The rush seems to be on to update plans? Seriously? Where was the updating over the last few years? Have BCM/DR practitioners forgotten that updating and maintaining plans and programs is a key aspect of the entire industry? It’s not a one-time thing, which seems to be the practices right now Anyone that comes out and says they are updating their plan now that the Covid-19 pandemic is here was not updating their plan prior to the outbreak.  I don’t get it!  Why weren’t we doing it? Did we become complacent and just not think that maintenance was necessary; that a one-time plan development was good enough?! Or that once we had a plan and did some sort of test/exercise, which probably entailed more planning than the actual development of the plan itself – was good enough.  Sorry, that’s just not going to cut it.

Why?

Why did we become so complacent and not maintain our plans? Some have kept them up to date, as you see blogs and posts on social media sites stating they they’re following their plans and protocols but they seem to be either less than or equal to, the number of those that didn’t maintain their plans. If they weren’t maintaining their pandemic plans (aka People Availability Plans), I’m curious to know just what plans or parts of the BCM program were being updated.  Call trees? Crisis Management Team (CMT) contact information? The IT Technology Recovery Plan (ITTRP) / IT Disaster Recovery Plan (ITDRP). What has been maintained?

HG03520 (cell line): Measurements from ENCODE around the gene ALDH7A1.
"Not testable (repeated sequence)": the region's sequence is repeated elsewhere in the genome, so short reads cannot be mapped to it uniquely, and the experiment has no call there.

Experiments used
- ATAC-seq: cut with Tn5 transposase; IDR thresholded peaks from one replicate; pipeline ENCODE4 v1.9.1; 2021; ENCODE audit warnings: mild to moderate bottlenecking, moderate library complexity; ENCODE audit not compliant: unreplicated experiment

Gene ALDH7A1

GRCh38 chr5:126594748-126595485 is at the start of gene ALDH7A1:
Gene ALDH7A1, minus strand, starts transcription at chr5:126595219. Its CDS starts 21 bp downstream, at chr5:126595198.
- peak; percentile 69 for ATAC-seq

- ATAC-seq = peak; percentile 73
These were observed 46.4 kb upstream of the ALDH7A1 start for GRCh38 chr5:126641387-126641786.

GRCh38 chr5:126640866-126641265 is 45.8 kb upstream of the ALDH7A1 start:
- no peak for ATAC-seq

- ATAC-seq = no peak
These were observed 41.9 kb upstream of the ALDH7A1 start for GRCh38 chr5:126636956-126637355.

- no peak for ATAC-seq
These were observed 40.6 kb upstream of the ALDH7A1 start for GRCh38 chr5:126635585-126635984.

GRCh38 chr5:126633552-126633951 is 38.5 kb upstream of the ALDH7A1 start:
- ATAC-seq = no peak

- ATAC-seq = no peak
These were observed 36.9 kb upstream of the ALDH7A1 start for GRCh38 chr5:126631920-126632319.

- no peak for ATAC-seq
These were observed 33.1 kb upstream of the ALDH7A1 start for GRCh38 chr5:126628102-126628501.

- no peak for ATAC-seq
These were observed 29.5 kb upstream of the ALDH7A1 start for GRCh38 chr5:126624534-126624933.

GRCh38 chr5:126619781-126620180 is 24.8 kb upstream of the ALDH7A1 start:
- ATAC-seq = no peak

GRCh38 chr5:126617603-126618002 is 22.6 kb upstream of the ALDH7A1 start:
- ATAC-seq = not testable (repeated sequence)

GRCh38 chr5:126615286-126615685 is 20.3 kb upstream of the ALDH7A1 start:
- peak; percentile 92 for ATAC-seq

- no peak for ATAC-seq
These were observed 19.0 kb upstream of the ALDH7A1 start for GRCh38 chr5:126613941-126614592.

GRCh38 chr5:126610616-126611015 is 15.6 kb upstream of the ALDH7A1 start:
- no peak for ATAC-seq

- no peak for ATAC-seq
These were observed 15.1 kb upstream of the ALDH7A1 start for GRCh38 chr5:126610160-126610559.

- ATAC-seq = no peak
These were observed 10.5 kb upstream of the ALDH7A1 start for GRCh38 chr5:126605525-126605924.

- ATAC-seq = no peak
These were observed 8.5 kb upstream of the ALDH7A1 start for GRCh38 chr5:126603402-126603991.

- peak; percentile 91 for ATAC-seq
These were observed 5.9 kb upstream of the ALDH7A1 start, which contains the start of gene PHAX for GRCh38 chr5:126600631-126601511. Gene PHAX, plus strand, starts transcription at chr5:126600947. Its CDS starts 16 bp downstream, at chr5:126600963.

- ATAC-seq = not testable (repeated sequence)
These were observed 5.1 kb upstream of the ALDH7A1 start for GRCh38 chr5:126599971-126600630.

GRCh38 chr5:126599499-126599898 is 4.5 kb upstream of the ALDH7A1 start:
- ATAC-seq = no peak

There’s a gap with support too, because obviously executives don’t know what they’re doing for the most part and many are stating they were hit with the Covid-19 pandemic disaster by surprise.  BULLCRAP!!  We saw things coming weeks ago, as the virus began to spread from China to Japan and South Korea and then to other areas. We got the head’s up it was coming but sat by believing it ‘wouldn’t touch us’.  Well, they were wrong.
Now the rush seems to be on to ‘mitigate’ and impact but the impact is already here, so they are actually responding to Covid-19.  A few week’s ago organizations may have been able to get away with saying they were performing mitigation activities but they can’t now; they’re responding.

Perhaps it’s a way of telling themselves that they aren’t in any way responsible for what’s happening, so they can blame someone else down the road for not being prepared. Saying they are implementing mitigation plans isn’t really true at all; they just don’t want to admit they fell behind. Hence the rush to get a response in place; any response to help with where they are and how they’ve been impacted.